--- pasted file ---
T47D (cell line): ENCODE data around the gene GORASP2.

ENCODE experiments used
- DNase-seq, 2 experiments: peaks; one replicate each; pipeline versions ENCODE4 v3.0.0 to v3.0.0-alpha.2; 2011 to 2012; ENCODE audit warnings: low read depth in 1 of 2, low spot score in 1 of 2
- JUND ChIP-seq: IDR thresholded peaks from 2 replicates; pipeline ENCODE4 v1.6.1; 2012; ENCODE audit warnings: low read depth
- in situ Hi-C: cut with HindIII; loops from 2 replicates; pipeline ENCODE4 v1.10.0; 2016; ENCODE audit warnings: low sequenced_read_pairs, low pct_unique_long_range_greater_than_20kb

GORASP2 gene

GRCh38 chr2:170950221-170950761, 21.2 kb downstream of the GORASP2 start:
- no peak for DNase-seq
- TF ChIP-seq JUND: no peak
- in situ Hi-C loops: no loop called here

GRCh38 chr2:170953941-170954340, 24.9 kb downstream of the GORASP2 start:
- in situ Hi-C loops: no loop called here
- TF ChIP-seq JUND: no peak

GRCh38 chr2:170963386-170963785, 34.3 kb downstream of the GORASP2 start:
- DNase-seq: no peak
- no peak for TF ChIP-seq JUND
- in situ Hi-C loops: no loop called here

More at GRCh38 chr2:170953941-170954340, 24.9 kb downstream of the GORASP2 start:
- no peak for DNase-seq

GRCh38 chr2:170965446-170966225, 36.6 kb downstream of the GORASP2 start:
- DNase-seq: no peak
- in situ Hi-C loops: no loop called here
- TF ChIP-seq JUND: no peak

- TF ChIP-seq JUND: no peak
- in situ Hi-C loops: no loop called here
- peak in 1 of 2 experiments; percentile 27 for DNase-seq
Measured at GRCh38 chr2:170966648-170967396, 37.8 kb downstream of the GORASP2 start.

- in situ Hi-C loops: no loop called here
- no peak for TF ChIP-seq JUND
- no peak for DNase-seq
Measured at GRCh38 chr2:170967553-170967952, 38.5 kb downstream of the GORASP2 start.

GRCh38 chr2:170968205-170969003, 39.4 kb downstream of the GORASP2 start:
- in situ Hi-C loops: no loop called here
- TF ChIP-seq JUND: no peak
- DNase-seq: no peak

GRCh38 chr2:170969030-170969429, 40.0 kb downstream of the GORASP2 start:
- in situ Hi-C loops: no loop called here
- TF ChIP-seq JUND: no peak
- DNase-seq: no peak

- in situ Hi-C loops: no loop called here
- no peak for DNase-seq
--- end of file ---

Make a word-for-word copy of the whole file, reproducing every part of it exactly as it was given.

T47D (cell line): ENCODE data around the gene GORASP2.

ENCODE experiments used
- DNase-seq, 2 experiments: peaks; one replicate each; pipeline versions ENCODE4 v3.0.0 to v3.0.0-alpha.2; 2011 to 2012; ENCODE audit warnings: low read depth in 1 of 2, low spot score in 1 of 2
- JUND ChIP-seq: IDR thresholded peaks from 2 replicates; pipeline ENCODE4 v1.6.1; 2012; ENCODE audit warnings: low read depth
- in situ Hi-C: cut with HindIII; loops from 2 replicates; pipeline ENCODE4 v1.10.0; 2016; ENCODE audit warnings: low sequenced_read_pairs, low pct_unique_long_range_greater_than_20kb

GORASP2 gene

GRCh38 chr2:170950221-170950761, 21.2 kb downstream of the GORASP2 start:
- no peak for DNase-seq
- TF ChIP-seq JUND: no peak
- in situ Hi-C loops: no loop called here

GRCh38 chr2:170953941-170954340, 24.9 kb downstream of the GORASP2 start:
- in situ Hi-C loops: no loop called here
- TF ChIP-seq JUND: no peak

GRCh38 chr2:170963386-170963785, 34.3 kb downstream of the GORASP2 start:
- DNase-seq: no peak
- no peak for TF ChIP-seq JUND
- in situ Hi-C loops: no loop called here

More at GRCh38 chr2:170953941-170954340, 24.9 kb downstream of the GORASP2 start:
- no peak for DNase-seq

GRCh38 chr2:170965446-170966225, 36.6 kb downstream of the GORASP2 start:
- DNase-seq: no peak
- in situ Hi-C loops: no loop called here
- TF ChIP-seq JUND: no peak

- TF ChIP-seq JUND: no peak
- in situ Hi-C loops: no loop called here
- peak in 1 of 2 experiments; percentile 27 for DNase-seq
Measured at GRCh38 chr2:170966648-170967396, 37.8 kb downstream of the GORASP2 start.

- in situ Hi-C loops: no loop called here
- no peak for TF ChIP-seq JUND
- no peak for DNase-seq
Measured at GRCh38 chr2:170967553-170967952, 38.5 kb downstream of the GORASP2 start.

GRCh38 chr2:170968205-170969003, 39.4 kb downstream of the GORASP2 start:
- in situ Hi-C loops: no loop called here
- TF ChIP-seq JUND: no peak
- DNase-seq: no peak

GRCh38 chr2:170969030-170969429, 40.0 kb downstream of the GORASP2 start:
- in situ Hi-C loops: no loop called here
- TF ChIP-seq JUND: no peak
- DNase-seq: no peak

- in situ Hi-C loops: no loop called here
- no peak for DNase-seq